Business Insurance

Interview Series for Business Students: Q&A with Matteo Vittorio Flamigni from Nottingham Trent University

Education is one of the most influential factors in determining a young person's future, and we want to share experiences of the up-and-coming generation of professionals. Our team at NimbleFins is conducting a series of Q&A interviews featuring top students at different universities across the UK. This interview is with Matteo Vittorio Flamigni at Nottingham Trent University.

Tell us one thing about you that’s not on your resume.

I am currently studying to submit my application to Stanford MBA and Chris Hennessy Scholarship in 2020.

What has your experience been like at Nottingham Trent University?

It has been a unique learning opportunity that went far beyond the pure teaching experience. Appreciating how different cultures approach work, study and friendship was immensely valuable and made me a better, more agreeable individual than what I thought I was.

What other school were you considering, and why did you choose Nottingham Trent University?

I was considering Edinburgh business school and Copenhagen business school.

What influenced you to pursue the MSc Innovation Management and Entrepreneurship programme?

What drove my choice towards the Msc Innovation Management and Entrepreneurship was the range of subjects taught, the support of the Hive and the support offered to startups in Nottingham.

What has your experience been like with the programme? What did you find especially valuable about your degree course?

The programme has been formative on a variety of layers: personal, professional and academic. The most valuable experience was leading a team of 5 different nationalities. The most rewarding was working on my startup with my classmates and seeing that they shared the same enthusiasm for the project.

What was your favourite class/module and why?

My favourite module was the International consultancy and the reflective report that I had to write on my role as team leader. It was a great opportunity to combine my primary experience with theoretical studies on cultural differences that consolidated my understanding of multi-cultural teams.

What has been most challenging about studying MSc Innovation Management and Entrepreneurship? Is there anything you wish you had known ahead of time?

The lockdown has been a big challenge in terms of my startup growth. I wish I knew that the pitch to Silicon Valley investors in Turin (IT) was cancelled in September 2019. I always felt that would have been the ending that the Masters deserved.

Have you participated in any relevant internships? If so, where were they and can you tell us about your experience?

I didn’t take part in any internship as the Masters’ focus was developing a venture rather than encouraging work for an existing one.

What are your future career plans and aspirations?

Opening BOOST, my startup aimed at easing the adoption of electric cars by making private chargers publicly available and listing private accommodations that feature a charging point. I also hope that DIRT, my second startup project will be able gain traction.

What do you think are the challenges that young entrepreneurs face?

We are often sold the dream that opening our startups is going to be a “piece of cake”. Reading books, networking and “starting with why” is not enough. I wish I was taught how to compile yearly statements, pay business taxes, register a business and negotiate with suppliers. I wish we learnt more about how to create an app, raise funding and had the possibility of pitching to a real panel of investors.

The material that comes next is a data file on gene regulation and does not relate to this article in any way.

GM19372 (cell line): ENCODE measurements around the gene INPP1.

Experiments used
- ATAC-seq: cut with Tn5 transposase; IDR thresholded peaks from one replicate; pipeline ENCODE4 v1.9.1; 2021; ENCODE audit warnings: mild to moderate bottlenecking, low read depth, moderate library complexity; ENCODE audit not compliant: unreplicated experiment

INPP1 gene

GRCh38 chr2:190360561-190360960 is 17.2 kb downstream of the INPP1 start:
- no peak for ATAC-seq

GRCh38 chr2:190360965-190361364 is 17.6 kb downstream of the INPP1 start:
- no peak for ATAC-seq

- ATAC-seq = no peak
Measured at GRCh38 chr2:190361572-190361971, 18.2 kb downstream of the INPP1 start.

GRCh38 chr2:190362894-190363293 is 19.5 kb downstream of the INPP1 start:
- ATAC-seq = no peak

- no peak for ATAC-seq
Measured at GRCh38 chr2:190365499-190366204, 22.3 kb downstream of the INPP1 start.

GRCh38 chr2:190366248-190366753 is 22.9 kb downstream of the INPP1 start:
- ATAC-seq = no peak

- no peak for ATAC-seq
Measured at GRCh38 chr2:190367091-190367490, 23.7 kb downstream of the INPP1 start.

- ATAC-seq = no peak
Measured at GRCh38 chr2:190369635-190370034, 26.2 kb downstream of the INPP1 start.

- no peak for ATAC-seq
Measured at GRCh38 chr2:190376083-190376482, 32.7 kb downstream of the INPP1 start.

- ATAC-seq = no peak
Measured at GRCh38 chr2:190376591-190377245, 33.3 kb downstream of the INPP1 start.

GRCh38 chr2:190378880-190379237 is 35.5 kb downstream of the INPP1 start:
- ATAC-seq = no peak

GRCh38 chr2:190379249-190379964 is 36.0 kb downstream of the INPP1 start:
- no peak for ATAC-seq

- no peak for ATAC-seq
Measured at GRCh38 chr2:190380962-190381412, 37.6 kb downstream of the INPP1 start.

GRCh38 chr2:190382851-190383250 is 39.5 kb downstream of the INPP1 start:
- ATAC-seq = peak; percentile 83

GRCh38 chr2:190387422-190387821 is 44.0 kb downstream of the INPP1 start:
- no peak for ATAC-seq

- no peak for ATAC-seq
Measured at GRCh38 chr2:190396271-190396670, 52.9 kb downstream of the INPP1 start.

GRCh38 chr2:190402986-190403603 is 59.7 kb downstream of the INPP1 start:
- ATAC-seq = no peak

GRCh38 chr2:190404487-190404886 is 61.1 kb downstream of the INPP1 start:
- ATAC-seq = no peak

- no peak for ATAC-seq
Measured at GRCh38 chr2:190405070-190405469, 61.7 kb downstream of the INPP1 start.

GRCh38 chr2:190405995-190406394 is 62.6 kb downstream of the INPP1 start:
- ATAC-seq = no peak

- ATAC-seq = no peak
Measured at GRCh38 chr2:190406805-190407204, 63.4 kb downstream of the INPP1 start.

Have you overcome any challenges as an entrepreneur yourself? If so, can you give us an example?

Often times business founders become “attached” to the first version of their business idea. I had to overcome that bias and pivot BOOST towards a leaner, more financially-viable proposition.

What is the best piece of advice related to your field of study that you have received?

You get out only as much as you put in: never miss an opportunity.

Find cofounders that you admire. Doing business is like dating and people invest in teams, not ideas. People buy the “why”, not “what” you sell. Only sell something that you would buy yourself.

Show enthusiasm, smile, be investable yourself and your business will be too.

Do data analysis when possible, but always trust your gut.

What advice would you give someone interested in MSc Innovation Management and Entrepreneurship or Nottingham Trent University?

Enrolling in a Masters in entrepreneurship is only 20% of what it takes to launch a startup. Build something that proves your concept. Investors want to see traction and know where the money is: passion is not enough.

Do you have any favourite books, websites, or media that you would recommend for someone interested in MSc Innovation Management and Entrepreneurship?

“Start with why” by Simon Sinek and “How to win friends and influence people” by Dale Carnige. I would also recommend to watch as many interviews as possible of famous entrepreneurs.

Anything else you’d like to share?

Me and 2 friends of mine are launching a startup called “DIRT” in early November. We sell pocket-size, stylish and slim hand sanitizers with the slogan “get your hands dirty”. We want to inspire people to keep hustling and grinding even during the current hard times.

Erin Yurday

Erin Yurday is the Founder and Editor of NimbleFins. Prior to NimbleFins, she worked as an investment professional and as the finance expert in Stanford University's Graduate School of Business case writing team. Read more on LinkedIn.